Playfield side: Star roll over switches on a 1976 Bally Captain Fantastic.
It's very common for these to get stuck down from playfield dirt or wax, causing
(in this case) the 1000 point relay/score reel to stick "on", along with the bonus
stepper unit! (This is the trifecta of burn, you get three coils burnt from one problem.)

Under Playfield: Star roll over switches on a 1976 Bally Captain Fantastic.
These switches have very light (thin) switch blades, and are easily bent or
mis-adjusted so the contact points get stuck together.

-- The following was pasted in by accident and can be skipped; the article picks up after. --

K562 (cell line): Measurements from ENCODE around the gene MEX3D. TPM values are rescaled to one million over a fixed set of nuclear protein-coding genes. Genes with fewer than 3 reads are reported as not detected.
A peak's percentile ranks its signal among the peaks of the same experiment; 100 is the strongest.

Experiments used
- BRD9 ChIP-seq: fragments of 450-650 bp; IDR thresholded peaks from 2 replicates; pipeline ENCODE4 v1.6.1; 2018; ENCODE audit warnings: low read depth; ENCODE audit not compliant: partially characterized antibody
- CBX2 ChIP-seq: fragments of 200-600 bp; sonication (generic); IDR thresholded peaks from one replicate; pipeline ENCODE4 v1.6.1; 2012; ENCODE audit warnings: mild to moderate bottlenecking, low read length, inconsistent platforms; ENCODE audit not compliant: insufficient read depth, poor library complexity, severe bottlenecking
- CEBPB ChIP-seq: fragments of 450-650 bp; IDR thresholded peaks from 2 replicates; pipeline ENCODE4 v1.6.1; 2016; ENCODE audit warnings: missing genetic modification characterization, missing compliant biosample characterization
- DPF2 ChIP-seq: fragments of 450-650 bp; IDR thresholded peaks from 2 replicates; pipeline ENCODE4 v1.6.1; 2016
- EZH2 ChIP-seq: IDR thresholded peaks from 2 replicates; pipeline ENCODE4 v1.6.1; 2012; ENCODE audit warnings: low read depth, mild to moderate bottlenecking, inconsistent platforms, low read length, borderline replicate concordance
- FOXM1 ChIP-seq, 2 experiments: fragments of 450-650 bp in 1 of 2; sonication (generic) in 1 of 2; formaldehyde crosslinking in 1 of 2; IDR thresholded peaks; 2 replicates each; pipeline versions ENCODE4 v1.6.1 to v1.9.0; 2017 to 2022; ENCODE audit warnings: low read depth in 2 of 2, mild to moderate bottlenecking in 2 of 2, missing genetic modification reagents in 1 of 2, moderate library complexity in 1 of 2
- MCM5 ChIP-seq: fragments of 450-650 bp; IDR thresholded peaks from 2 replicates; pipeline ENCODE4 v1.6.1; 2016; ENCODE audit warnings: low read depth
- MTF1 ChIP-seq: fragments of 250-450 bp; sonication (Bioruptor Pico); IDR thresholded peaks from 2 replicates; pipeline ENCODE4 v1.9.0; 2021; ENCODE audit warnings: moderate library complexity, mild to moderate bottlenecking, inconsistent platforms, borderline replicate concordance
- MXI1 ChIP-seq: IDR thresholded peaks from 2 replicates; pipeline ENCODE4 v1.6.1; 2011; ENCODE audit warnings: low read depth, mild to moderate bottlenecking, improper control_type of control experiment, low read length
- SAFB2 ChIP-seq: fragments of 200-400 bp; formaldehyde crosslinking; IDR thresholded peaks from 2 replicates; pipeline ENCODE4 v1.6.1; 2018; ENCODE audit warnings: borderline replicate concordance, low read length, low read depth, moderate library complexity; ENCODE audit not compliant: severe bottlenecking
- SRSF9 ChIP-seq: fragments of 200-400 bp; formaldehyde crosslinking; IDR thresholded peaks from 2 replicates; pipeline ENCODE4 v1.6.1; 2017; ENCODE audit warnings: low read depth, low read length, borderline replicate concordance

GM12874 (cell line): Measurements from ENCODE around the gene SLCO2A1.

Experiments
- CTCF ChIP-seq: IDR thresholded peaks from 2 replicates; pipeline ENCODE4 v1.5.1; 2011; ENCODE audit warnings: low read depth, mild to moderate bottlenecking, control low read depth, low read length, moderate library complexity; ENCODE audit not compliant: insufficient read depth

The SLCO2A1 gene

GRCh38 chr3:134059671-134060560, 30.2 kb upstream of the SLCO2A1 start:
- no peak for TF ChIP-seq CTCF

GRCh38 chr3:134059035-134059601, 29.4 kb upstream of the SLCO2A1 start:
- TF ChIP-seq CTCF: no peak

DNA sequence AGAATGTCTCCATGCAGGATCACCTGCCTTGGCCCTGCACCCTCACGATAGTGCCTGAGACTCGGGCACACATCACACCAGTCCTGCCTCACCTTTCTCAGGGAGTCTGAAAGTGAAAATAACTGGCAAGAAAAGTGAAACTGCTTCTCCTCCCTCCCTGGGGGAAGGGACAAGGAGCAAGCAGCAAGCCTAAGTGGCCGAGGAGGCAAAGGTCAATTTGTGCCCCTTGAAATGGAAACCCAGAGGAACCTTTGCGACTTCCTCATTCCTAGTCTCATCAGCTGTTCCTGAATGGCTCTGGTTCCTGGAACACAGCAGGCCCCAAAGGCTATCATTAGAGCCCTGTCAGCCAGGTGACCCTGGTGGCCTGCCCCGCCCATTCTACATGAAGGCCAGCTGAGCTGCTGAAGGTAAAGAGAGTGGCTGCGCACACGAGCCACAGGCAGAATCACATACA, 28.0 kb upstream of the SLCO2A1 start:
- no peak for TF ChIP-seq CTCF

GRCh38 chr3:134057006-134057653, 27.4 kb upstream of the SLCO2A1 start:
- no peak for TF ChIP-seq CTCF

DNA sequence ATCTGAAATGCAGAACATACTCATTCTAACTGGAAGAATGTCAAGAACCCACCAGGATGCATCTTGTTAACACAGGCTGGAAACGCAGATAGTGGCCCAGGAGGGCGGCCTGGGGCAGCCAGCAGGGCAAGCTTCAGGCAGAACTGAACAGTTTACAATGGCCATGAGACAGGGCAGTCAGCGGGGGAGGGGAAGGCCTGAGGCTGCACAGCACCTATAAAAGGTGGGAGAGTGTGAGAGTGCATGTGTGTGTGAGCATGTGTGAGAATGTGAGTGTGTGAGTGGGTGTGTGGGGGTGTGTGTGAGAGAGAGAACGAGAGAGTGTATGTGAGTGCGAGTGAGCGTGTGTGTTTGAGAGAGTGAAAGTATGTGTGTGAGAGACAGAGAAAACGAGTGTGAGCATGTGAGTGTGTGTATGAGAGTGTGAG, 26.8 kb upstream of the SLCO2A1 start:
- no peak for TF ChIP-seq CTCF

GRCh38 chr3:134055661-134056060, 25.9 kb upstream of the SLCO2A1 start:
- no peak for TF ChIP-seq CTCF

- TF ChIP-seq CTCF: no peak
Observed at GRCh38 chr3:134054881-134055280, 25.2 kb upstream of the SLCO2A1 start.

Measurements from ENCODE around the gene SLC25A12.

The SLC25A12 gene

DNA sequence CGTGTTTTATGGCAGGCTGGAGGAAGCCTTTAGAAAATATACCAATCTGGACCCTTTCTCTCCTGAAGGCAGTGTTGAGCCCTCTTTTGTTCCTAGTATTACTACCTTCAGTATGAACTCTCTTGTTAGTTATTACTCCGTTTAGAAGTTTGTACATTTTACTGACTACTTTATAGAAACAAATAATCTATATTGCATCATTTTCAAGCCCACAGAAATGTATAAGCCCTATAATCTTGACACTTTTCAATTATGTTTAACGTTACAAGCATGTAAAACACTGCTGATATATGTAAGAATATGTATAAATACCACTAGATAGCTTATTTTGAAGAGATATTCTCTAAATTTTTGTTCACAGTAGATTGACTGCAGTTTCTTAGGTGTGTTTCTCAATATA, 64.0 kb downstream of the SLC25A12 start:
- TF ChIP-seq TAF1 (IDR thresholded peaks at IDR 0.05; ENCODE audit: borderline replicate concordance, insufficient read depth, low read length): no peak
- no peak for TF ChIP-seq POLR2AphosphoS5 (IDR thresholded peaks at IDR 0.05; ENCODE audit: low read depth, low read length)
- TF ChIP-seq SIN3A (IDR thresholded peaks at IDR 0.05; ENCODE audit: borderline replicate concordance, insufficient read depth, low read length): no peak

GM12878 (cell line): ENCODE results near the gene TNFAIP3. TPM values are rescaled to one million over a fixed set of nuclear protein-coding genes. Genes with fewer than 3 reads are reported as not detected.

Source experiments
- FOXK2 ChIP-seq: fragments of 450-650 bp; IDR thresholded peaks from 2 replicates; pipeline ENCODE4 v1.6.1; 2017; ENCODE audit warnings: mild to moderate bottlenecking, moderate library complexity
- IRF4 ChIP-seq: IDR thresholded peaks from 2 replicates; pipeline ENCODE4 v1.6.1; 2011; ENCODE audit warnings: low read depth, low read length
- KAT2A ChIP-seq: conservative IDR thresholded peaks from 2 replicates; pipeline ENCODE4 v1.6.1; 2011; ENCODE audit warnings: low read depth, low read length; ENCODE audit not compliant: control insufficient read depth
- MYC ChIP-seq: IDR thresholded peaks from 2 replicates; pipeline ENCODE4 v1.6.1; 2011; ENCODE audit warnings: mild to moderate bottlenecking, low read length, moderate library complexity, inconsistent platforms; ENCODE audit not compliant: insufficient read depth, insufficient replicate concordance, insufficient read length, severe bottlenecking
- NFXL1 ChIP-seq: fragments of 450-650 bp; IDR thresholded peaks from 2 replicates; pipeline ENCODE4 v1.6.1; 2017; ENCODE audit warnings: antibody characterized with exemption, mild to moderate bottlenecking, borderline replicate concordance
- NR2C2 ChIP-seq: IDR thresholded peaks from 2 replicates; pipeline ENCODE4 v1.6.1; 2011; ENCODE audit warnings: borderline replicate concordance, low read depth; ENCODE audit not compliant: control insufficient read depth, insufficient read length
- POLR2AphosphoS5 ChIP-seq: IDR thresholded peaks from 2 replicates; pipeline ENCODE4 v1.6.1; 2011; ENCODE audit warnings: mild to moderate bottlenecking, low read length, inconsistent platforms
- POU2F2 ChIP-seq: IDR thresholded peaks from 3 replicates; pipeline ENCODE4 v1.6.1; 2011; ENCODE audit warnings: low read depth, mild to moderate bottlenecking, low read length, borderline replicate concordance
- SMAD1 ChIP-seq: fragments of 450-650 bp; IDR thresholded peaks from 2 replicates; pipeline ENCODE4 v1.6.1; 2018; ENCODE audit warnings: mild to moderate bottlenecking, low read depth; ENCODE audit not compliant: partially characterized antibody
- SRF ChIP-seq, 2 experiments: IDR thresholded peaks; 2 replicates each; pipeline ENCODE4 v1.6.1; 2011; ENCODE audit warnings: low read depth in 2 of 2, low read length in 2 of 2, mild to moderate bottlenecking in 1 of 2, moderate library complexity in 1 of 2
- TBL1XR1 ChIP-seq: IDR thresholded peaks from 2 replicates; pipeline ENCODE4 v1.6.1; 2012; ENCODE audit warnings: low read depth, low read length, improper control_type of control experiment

Some other things that cause a score reel to stick "on":
    • Score Reel EOS Switch is dirty or permanently closed (see above).
    • Two solder lugs of a switch are bent and shorting together.
    • A single loose strand of the multi-strand wire is broken and bent, shorting to another solder lug.
    • The vibration damping blade is shorting against the other adjacent switch blade.
    • Pitted or mis-adjusted contacts driving the score reel. Until the score reel takes its step, it won't release the score relay.
    • A stuck (closed) playfield switch, which locks on the associated points relay, and hence locks on the score reel.

A Mis-Adjusted Playfield Switch: Notice the damping blade in the middle
(which dampens the upper contact) is shorting to the lower contact.
Yet the contact pads are adjusted correctly. This is visually deceiving.